[GLOBAL EYE]The travails of a loner

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[GLOBAL EYE]The travails of a loner

The German ambassador to South Korea, Michael Geier, pointed out that Korea “seemed to stand almost alone” diplomatically. These are remarks too serious to hear just once and forget. An ambassador from another country rarely makes a public comment on the diplomatic situation of a country where he is stationed.
He made the comment spontaneously while comparing the differences of the two countries during a lecture entitled “Korea and Germany, close and similar partners.” But it was a lasting shock to us in that Korea appeared to be a diplomatic loner in the sight of an ambassador from a major country, who has nothing to do with the issues of conservatives versus liberals, reform versus anti-reform, and pro-Roh versus anti-Roh.
He said that Korea wanted unification like Germany, but its relations with concerned countries were not so strong as those of Germany, and its friendly relationships were different from those of Germany. He even wondered how much progress the Korea-Japan reconciliation has made.
When I compared the German economy to “the sick man of Europe” in a column last month, Mr. Geier was so thorough and positive as to send me files of reference materials along with an e-mail in which he commented, “We believe it [German economy] needs reforms, but no catastrophies are in view.”
German unification was possible because the exchanges of people between East and West Germany became mature and the diplomatic efforts of interested countries helped to prepare the ground for unification. In our case, the true inter-Korean exchanges of residents are a long way off. Turning away from the human rights issues of North Korea, we are bent on winning the favor of the North Korean regime. While pursuing the abolition of the National Security Law because of human rights, we criticize the North Korean Human Rights Act in the U.S. Congress as intervention in North Korea’s domestic affairs.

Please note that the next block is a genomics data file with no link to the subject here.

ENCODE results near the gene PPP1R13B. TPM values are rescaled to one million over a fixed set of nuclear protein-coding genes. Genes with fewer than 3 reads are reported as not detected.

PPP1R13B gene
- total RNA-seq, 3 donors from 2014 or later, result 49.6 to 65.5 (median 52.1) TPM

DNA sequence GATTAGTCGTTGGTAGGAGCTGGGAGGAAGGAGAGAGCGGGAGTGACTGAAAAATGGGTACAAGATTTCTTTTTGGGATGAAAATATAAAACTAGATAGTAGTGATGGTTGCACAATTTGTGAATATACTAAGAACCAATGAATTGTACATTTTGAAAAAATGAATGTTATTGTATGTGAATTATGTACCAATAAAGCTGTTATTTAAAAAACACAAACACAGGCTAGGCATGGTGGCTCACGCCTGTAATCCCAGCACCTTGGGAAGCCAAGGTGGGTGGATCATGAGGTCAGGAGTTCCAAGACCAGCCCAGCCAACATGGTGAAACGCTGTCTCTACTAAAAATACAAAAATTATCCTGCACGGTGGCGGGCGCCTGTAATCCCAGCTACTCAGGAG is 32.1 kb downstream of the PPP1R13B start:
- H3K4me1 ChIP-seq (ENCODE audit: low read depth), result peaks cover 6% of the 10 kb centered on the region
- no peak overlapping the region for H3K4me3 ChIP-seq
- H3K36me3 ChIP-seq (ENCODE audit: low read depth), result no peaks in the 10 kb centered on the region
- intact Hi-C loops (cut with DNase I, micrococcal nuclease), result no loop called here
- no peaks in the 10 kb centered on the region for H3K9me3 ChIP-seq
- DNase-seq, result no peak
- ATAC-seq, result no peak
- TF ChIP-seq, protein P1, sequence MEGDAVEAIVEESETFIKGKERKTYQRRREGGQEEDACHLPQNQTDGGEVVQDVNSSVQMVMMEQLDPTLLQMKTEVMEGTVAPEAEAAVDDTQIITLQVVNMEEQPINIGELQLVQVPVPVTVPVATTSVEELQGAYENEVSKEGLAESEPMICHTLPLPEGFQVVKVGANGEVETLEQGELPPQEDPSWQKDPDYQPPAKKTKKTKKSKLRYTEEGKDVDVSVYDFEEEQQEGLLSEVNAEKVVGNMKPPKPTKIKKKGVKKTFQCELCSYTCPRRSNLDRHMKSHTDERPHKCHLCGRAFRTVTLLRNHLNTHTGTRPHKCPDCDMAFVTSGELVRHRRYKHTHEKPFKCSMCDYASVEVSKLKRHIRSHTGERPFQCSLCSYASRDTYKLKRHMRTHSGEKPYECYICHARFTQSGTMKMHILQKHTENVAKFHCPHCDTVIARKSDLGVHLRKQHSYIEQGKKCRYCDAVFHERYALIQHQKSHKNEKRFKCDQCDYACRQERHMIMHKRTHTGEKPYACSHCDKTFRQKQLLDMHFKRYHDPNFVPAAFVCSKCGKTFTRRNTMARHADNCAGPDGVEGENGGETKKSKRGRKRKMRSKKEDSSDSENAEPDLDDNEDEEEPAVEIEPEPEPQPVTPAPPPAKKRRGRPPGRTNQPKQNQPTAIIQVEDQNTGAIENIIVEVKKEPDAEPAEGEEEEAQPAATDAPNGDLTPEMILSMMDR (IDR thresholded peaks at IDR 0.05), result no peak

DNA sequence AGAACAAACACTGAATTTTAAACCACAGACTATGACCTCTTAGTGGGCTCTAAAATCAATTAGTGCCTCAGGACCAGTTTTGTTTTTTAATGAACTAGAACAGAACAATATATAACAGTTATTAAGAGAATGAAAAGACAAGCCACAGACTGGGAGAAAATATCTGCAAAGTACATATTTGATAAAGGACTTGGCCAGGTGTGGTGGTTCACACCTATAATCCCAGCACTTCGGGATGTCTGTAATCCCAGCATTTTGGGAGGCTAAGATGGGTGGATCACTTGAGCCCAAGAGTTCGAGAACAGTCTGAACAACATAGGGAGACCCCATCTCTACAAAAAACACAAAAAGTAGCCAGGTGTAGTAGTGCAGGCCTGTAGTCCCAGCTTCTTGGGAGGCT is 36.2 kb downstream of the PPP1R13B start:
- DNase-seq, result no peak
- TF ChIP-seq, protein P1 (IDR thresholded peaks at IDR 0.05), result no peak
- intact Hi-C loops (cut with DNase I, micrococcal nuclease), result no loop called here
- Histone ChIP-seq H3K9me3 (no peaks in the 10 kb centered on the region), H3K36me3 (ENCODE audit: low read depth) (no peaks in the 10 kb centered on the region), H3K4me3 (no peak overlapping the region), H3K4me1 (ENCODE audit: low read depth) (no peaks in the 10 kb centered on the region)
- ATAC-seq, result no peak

Our diplomacy with the four major powers reminds us of “chartless navigation.” We put national cooperation before international cooperation and at times regard allies as anti-unification forces. Korea-United States relations are in their worst condition, to the extent that when the U. S. administration sets schedules for high-ranking officials to visit Korea, they are reluctant to plan even an overnight stay in Korea.
Believing the diplomatic rhetoric that the Korea-United States alliance is solid, we do not try to see the danger underlying the transformational strategy of the United States. Ha Young-sun, a professor at Seoul National University, thinks it regrettable that we miss the essence of the problem because of invisible sentiments that we should be equal to the United States, when it is more urgent to secure international confidence for maximum security than advocating slogans such as self-reliance or cooperative independence.
Japan follows the United States as the thread does the needle. We have already tasted, during the financial crisis, the bitterness of being denied the money promised by Japan because the United States did not approve it. China is arrogant enough not to throw a glance at us, but we do not have any alternative strategy to adjust our position and role untill 2020, while the relationship between the United States and China remains in a state of slumber. The strategy of being the hub of Northeast Asia, the brand of the Roh administration, has shrunken from the Northeast Asian hub to the Northeast Asian economic hub to a committee of the Northeast Asian age amid the jeers of surrounding countries. In the geopolitical situation where our four surrounding powers are the world’s four powers, and in an economy where the foreign trade dependency rate is over 60 percent, being a diplomatic loner is the way to death.
The professor and philosopher Kim Yong-jun laments that we are mentally closing the country as the Prince Regent Daewon did in the 19th century, talking about self-reliance and the exclusion of foreign forces. Some may ask what is wrong with bragging about our economic scale, ranking tenth in the world. But our sovereign power grows weaker due to the globalization of the economy and the flows of investment, production, and consumption to foreign countries according to the domestic atmosphere ends up causing domestic industrial hollowing-out.
Making diplomacy ideological, in particular a closed self-reliant structure unsupported by power and strategy, is the shortcut to being estranged from the international community.
A case in point is the recent situation in which Korea was driven into a corner after a one-time academic experiment to extract plutonium was blown up to be an international “nuclear incident.”

* The writer is the editor in chief of the monthly publication NEXT.

by Byun Sang-keun
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